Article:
Recently, it was discovered that complete loss of PGRN in humans leads to a disease seemingly distinct from FTD called neuronal ceroid lipofuscinosis (NCL), a neurodegenerative lysosomal storage disorder that manifests as progressive visual failure, cerebellar ataxia, and seizures, along with accelerated lysosomal accumulation of lipofuscin (an autofluorescent lipid-containing material; Smith et al., 2012; Almeida et al., 2016). This null phenotype implicates PGRN in an undefined lysosome-related function.

Macroautophagy (herein referred to as autophagy) is a lysosome-associated process in which cytoplasmic cargos destined for degradation (such as intracellular pathogens, organelles, or protein aggregates) are first sequestered into double membrane–containing vesicles termed autophagosomes. Once formed, these autophagosomes fuse with lysosomes, forming an autolysosome, in which the cargo is degraded and the resulting products recycled. Intracellular inclusions containing misfolded, aggregated proteins are a common feature in neurodegenerative diseases (Menzies et al., 2015), and mice with disruptions in autophagy within the central nervous system develop neurodegeneration (Hara et al., 2006; Komatsu et al., 2006), implicating autophagy as a potential mechanism for neurodegenerative disease pathology and an interesting target for therapeutic intervention.

In this study, we provide multiple lines of evidence at the molecular, cellular, and organismal levels showing that impairment of autophagy is a key feature of neurons and immune cells lacking PGRN. GRN−/− macrophages fail to properly clear intracellular bacteria because of autophagy impairments, and mice lacking PGRN succumb to typically nonlethal doses of infection. PGRN-deficient neurons display hypoactivity of key autophagy regulators and impaired autophagic flux and are more prone to accumulate pathological TDP-43. These findings newly establish PGRN as a regulator of autophagy, which is a unifying theme in ALS/FTD pathogenesis, and provide a cell biological mechanism by which PGRN deficiency results in lysosomal dysfunction, TDP-43 aggregation, and neurodegeneration.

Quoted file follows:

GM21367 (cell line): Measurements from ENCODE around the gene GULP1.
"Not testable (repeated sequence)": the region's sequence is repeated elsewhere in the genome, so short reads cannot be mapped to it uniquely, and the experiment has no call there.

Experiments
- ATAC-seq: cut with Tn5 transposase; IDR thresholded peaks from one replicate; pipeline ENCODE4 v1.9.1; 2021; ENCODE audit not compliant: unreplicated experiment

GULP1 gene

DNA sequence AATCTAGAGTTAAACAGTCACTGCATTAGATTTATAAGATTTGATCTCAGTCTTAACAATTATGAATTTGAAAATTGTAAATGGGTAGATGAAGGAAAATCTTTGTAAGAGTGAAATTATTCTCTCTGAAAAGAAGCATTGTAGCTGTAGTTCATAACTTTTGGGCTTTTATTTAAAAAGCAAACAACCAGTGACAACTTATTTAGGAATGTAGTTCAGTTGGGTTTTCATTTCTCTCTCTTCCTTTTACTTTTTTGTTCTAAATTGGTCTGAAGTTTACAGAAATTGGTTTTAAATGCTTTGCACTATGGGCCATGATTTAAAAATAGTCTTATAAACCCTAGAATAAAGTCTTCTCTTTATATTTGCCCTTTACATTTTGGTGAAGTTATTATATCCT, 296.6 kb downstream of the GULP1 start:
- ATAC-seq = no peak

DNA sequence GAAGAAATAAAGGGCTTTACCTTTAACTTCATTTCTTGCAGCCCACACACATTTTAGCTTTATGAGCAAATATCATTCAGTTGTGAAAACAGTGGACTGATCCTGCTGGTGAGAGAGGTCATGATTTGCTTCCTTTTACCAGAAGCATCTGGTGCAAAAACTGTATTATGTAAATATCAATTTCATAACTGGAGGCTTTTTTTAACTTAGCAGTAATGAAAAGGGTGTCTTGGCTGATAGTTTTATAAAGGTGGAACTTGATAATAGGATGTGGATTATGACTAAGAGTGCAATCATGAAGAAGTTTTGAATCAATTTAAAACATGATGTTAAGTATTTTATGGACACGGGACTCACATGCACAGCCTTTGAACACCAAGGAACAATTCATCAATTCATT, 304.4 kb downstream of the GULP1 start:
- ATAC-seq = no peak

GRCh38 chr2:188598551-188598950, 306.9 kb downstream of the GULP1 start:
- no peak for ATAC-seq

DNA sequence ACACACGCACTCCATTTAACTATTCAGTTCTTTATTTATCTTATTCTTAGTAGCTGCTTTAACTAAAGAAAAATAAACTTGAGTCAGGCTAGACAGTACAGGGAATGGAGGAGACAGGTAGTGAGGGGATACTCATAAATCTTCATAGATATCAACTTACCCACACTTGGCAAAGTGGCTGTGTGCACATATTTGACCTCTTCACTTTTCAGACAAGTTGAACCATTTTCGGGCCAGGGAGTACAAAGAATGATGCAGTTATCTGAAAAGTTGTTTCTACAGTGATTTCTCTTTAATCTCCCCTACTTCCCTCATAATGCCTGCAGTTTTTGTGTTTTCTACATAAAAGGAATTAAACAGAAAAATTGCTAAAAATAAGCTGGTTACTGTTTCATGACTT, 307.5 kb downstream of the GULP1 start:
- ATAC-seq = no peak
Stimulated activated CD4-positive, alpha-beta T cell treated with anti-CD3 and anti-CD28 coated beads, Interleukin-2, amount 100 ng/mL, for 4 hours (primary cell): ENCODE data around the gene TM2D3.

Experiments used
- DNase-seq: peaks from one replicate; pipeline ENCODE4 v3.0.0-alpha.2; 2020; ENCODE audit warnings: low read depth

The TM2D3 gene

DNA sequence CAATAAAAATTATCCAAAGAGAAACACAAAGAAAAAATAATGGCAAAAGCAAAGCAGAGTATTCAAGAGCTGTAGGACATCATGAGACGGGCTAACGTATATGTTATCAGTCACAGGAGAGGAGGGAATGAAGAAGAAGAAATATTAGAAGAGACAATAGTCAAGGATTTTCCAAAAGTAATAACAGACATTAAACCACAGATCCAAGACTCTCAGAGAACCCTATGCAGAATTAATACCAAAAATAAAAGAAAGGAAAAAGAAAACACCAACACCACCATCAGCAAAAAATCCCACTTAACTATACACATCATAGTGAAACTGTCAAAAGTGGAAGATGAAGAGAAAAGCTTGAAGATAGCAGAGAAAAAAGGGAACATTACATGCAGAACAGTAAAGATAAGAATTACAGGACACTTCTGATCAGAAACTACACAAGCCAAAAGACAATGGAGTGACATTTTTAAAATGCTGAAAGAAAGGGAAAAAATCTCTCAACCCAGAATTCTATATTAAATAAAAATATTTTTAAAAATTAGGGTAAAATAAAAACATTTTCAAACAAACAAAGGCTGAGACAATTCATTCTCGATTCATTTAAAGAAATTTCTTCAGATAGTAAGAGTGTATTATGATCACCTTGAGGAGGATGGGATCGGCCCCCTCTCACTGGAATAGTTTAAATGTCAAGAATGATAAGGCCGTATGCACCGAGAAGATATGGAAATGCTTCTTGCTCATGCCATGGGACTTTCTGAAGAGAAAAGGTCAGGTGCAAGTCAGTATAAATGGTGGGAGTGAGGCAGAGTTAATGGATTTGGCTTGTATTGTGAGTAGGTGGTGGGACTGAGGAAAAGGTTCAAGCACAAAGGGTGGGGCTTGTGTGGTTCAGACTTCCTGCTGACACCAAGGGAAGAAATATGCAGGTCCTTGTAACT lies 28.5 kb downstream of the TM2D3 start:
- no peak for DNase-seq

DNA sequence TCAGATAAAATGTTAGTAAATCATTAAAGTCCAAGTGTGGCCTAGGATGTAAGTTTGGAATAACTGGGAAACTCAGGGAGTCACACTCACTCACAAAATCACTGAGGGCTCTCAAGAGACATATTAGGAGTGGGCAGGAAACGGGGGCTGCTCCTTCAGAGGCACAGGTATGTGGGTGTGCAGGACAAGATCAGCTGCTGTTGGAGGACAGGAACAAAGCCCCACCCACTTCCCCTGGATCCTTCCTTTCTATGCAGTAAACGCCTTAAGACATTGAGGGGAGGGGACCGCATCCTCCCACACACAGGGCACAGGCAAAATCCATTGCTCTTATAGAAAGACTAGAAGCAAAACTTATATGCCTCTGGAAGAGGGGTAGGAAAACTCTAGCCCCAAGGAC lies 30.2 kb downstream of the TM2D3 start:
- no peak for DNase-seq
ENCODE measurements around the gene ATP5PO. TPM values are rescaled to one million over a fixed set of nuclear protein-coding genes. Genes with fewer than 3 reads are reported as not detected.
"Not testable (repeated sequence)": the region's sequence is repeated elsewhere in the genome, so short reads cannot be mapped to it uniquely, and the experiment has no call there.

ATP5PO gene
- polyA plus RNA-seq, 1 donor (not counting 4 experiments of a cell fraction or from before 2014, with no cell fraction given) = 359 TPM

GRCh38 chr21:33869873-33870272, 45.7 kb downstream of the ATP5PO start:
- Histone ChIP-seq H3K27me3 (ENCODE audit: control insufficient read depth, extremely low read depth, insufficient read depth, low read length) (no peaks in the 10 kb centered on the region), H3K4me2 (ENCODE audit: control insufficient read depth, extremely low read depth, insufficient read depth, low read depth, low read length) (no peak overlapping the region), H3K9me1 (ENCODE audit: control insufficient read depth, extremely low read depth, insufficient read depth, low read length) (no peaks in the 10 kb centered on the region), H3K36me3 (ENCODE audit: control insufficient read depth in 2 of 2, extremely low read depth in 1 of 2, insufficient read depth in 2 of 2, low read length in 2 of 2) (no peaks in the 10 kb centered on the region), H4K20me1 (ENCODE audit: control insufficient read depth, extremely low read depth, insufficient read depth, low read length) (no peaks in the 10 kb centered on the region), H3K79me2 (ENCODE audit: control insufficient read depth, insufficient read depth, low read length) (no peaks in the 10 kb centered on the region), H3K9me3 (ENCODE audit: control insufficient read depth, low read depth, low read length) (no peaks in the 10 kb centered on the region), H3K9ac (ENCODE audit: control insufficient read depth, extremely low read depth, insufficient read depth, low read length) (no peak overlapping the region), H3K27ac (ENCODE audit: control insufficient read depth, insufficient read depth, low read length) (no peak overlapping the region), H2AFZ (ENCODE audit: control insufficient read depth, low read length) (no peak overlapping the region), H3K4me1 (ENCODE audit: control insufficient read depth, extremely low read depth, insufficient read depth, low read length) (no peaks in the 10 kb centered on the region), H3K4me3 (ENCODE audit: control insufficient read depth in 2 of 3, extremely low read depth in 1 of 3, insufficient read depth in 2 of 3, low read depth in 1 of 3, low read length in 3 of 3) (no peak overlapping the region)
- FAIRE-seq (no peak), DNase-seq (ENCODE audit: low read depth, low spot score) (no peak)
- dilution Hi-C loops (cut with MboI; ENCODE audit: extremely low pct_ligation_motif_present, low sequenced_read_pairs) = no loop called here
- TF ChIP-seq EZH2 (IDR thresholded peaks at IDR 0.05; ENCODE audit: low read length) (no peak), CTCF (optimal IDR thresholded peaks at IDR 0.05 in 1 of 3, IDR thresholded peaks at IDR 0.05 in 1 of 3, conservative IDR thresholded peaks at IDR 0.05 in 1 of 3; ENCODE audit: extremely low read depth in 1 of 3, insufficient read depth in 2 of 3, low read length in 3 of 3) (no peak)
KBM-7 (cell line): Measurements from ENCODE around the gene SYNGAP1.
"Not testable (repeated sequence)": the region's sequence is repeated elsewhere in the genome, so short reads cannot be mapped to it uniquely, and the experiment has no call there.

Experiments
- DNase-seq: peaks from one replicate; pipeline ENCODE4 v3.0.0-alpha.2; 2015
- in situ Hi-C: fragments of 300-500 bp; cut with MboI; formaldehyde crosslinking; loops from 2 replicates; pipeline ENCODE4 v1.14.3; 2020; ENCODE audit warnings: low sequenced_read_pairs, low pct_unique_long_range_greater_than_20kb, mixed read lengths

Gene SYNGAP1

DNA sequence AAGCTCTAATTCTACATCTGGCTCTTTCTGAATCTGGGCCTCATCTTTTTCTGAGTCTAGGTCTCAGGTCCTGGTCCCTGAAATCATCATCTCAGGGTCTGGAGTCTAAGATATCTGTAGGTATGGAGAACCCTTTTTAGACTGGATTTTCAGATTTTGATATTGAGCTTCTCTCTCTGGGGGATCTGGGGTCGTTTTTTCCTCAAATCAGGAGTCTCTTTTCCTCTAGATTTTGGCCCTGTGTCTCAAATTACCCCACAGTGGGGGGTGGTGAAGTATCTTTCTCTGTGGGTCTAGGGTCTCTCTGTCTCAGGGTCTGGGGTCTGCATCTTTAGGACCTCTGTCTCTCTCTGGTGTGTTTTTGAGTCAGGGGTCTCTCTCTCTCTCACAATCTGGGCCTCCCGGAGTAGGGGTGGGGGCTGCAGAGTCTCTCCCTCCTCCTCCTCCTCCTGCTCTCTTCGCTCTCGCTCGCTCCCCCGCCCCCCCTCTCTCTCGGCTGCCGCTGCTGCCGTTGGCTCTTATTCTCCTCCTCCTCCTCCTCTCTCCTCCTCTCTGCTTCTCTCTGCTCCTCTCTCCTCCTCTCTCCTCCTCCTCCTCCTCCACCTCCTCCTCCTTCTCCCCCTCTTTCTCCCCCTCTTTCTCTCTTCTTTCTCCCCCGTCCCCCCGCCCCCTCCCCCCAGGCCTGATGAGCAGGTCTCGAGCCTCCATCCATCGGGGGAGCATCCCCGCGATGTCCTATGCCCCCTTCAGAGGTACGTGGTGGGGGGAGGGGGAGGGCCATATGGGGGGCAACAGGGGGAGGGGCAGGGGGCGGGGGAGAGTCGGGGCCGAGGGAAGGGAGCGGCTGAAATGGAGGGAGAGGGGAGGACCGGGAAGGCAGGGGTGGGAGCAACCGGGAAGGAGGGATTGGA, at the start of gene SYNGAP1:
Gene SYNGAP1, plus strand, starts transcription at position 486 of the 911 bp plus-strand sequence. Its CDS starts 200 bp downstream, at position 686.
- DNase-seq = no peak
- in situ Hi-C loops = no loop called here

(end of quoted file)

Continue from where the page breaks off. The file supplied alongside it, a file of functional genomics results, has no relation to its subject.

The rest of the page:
Results

Altered lysosomal gene expression in cortical microglia/macrophages from PGRN-deficient mice

To obtain insight into the physiological function of PGRN, we used an unbiased transcriptomics (RNA-seq) approach to identify genes and pathways differentially regulated in the cerebral cortex of 12-mo-old GRN+/+ (WT), GRN+/− (heterozygous), and GRN−/− (KO) mice (Fig. 1). When we compared gene expression changes between GRN+/+ and GRN+/− mice, we found that despite a ∼50% reduction in GRN expression in heterozygote cortex, the transcriptome profiles of GRN+/+ and GRN+/− cortices were nearly identical, with only a handful of genes showing significant changes in gene expression with a p-value < 0.05 (Table S1), consistent with a previous study (Lui et al., 2016; Fig. 1 A). However, when we compared gene expression changes between GRN+/+ and GRN−/− cortex, we found significant up-regulation in 574 genes and down-regulation in 736 genes (Fig. 1 B). Gene ontology (GO) cellular component enrichment analysis of the 574 up-regulated genes in GRN−/− cortex revealed that the lysosome cellular component (GO: 0005764) accounted for ∼10% of the up-regulated gene set (Fig. 1, B and C), a greater than fivefold and highly significant overrepresentation (Table S2), suggesting altered lysosome or lysosome-related function in the brains of GRN−/− mice (Lui et al., 2016).